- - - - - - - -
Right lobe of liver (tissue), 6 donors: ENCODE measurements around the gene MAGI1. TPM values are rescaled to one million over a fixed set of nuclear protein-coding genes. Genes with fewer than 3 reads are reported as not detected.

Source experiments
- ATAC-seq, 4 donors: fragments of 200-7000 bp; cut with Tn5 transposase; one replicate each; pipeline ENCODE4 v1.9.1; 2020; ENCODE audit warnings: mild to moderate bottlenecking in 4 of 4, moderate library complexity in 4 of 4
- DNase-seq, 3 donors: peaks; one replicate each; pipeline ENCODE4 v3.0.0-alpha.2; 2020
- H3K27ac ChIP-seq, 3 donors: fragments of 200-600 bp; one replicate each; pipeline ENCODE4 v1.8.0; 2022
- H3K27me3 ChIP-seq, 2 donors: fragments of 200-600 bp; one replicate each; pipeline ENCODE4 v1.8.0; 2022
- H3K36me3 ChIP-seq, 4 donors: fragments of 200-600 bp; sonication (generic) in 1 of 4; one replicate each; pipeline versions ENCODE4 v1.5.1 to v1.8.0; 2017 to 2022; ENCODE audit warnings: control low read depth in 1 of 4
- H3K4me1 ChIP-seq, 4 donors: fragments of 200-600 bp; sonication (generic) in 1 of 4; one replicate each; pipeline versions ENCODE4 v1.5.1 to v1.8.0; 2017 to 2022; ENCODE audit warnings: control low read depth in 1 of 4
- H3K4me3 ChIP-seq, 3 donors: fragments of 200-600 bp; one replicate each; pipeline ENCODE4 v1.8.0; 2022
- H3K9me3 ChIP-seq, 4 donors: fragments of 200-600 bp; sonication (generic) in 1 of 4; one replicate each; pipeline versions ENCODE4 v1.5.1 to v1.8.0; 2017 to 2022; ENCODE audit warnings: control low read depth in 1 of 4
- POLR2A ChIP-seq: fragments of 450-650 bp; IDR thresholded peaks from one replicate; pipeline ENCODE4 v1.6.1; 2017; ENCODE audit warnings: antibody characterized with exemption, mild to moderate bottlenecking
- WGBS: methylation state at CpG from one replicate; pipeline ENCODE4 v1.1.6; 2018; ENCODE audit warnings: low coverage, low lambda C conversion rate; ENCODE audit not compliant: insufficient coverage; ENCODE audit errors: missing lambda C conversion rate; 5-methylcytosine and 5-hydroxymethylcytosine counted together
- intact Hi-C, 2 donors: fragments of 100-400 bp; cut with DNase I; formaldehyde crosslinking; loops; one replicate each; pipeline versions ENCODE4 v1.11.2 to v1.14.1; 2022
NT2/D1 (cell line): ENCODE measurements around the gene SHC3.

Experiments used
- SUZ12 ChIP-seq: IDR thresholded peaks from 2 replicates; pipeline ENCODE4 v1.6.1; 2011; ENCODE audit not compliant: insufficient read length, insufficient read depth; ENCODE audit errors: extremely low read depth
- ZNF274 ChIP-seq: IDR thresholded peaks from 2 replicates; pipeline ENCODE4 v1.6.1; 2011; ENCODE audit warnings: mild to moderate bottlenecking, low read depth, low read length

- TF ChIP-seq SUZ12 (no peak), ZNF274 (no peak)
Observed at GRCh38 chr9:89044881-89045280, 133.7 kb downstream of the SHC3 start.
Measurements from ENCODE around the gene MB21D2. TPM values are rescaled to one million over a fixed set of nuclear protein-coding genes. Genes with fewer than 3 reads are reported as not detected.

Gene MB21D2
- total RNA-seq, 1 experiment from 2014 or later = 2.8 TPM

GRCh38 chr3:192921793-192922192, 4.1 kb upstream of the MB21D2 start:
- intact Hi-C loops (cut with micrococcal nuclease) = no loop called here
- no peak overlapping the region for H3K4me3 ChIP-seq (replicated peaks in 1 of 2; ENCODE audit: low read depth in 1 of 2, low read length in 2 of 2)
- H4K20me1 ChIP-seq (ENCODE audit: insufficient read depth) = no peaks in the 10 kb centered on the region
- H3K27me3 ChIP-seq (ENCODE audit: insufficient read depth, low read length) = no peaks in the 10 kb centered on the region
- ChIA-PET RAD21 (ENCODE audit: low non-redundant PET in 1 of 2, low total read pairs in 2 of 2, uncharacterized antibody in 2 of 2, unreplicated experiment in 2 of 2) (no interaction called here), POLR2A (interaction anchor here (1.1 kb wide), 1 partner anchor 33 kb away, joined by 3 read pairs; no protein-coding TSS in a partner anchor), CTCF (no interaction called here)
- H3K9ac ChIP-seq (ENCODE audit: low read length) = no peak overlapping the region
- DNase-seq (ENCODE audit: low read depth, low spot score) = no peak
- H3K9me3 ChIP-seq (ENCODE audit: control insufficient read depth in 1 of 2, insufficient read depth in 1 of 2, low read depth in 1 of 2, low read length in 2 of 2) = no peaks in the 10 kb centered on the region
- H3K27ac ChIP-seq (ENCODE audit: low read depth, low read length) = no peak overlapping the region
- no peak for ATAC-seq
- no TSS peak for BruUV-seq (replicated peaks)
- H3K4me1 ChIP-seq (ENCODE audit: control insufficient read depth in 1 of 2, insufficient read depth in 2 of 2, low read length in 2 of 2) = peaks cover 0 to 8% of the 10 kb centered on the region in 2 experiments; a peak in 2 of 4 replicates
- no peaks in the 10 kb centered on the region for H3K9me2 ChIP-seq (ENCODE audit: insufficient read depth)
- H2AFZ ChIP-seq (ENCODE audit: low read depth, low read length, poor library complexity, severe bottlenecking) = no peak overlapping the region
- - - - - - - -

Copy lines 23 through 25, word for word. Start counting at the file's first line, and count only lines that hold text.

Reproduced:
GRCh38 chr3:192921793-192922192, 4.1 kb upstream of the MB21D2 start:
- intact Hi-C loops (cut with micrococcal nuclease) = no loop called here
- no peak overlapping the region for H3K4me3 ChIP-seq (replicated peaks in 1 of 2; ENCODE audit: low read depth in 1 of 2, low read length in 2 of 2)